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The size and the duration of air-carriage of respiratory droplets and droplet-nuclei

  • J. P. Duguid (a1)

Extract

1. The sizes of the droplets and droplet-nuclei produced by sneezing, by coughing and by speaking, were studied by the microscopic measurement of 12,000 droplet stain-marks found on slides exposed directly to mouth-spray, and of 21,000 stain-containing droplet-nuclei recovered from the air on to oiled slides exposed in the slit sampler.

2. From these measurements it was calculated that the original diameters of the respiratory droplets ranged from 1 to 2000 μ, that 95 % were between 2 and 100 μ and that the most common were between 4 and 8 μ. Similar size distributions were exhibited by the droplets produced in sneezing, in coughing and in speaking, except that, in the case of sneezing, the smaller droplets were relatively more numerous.

3. The respiratory droplet-nuclei were found to range in diameter from ¼ to 42 μ; 97 % had diameters between ½ and 12μ; the commonest diameter was between 1 and 2 μ.

4. The proportion of droplets of each size which will contain bacteria, whether commensal or pathogenic, is determined by the size of the droplets and by the numbers of bacteria in the secretions atomized. Calculations made on the basis of the size distributions obtained in this investigation indicated that few of the smaller droplets, and thus few of the droplet-nuclei, are likely to contain pathogenic organisms. Droplet-spray is unlikely to give rise directly to true airborne infection unless very large numbers of pathogenic organisms are present in the secretions of the anterior mouth.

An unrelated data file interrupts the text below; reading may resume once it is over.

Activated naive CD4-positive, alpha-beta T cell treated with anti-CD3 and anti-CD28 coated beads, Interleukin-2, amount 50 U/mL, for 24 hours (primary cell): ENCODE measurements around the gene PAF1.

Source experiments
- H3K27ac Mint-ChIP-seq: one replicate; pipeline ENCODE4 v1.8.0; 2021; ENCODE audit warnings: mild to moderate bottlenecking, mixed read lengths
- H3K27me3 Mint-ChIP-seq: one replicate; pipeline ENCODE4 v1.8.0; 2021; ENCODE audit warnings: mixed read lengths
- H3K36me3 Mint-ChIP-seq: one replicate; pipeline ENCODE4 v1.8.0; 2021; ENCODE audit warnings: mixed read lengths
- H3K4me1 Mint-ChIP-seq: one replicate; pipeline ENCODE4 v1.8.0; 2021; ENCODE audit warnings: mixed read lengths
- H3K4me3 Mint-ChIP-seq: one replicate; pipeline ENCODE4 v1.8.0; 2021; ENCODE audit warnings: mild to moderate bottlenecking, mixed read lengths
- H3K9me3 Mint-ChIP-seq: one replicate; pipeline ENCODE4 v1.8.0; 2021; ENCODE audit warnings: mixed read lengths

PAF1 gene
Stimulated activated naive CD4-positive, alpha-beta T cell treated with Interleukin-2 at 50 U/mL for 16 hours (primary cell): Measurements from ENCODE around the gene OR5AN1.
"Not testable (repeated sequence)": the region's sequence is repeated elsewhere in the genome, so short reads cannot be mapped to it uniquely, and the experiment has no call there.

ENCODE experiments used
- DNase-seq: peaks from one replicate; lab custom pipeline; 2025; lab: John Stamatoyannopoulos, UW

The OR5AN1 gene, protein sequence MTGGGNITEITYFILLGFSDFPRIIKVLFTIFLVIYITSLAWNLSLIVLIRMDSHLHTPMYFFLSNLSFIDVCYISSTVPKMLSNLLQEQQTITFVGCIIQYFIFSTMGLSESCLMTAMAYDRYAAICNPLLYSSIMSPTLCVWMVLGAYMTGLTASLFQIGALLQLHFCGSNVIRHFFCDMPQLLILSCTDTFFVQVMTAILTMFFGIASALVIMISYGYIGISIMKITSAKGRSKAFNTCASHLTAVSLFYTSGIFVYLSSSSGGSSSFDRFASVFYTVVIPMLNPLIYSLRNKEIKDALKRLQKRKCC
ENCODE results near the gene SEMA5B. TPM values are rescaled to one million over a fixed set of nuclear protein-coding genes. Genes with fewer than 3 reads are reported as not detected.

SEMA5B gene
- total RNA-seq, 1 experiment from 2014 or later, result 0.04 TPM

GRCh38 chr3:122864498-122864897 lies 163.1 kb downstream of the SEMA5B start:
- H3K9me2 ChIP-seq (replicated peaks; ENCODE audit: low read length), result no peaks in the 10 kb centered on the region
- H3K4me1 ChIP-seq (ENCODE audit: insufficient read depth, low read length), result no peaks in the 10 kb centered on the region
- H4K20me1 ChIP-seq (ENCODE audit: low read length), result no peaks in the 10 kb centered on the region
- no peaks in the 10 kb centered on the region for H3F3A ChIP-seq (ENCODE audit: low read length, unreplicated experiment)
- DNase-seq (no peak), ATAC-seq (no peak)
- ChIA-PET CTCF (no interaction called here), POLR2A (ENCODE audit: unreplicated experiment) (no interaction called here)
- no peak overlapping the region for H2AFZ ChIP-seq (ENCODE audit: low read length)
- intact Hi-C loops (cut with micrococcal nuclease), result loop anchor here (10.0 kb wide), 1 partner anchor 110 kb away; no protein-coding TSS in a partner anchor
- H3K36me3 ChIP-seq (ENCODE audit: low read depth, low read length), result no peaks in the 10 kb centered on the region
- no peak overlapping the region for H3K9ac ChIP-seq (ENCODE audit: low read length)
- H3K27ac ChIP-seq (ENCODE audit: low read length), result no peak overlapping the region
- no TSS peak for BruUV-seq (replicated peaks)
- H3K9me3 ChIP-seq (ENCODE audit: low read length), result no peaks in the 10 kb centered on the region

5. The persistence of droplet-nuclei in the air of a 1700 cu.ft. room and of a 70 cu.ft. chamber was investigated by sampling the air with the slit sampler at intervals following sneezing.

6. When the air was not artificially disturbed by a fan, the time taken for the disappearance from the air of 90% of the bacteria-carrying droplet-nuclei varied from 30 to 60 min.; the nuclei larger than 8 μ in diameter usually disappeared within 20 min., and the nuclei larger than 4 μ within 90 min.; the smaller nuclei, few of which contained bacteria, remained airborne for much longer periods, on one occasion for at least 30 hr. When a fan was run throughout the experiment, the nuclei disappeared from the air much more rapidly.

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References

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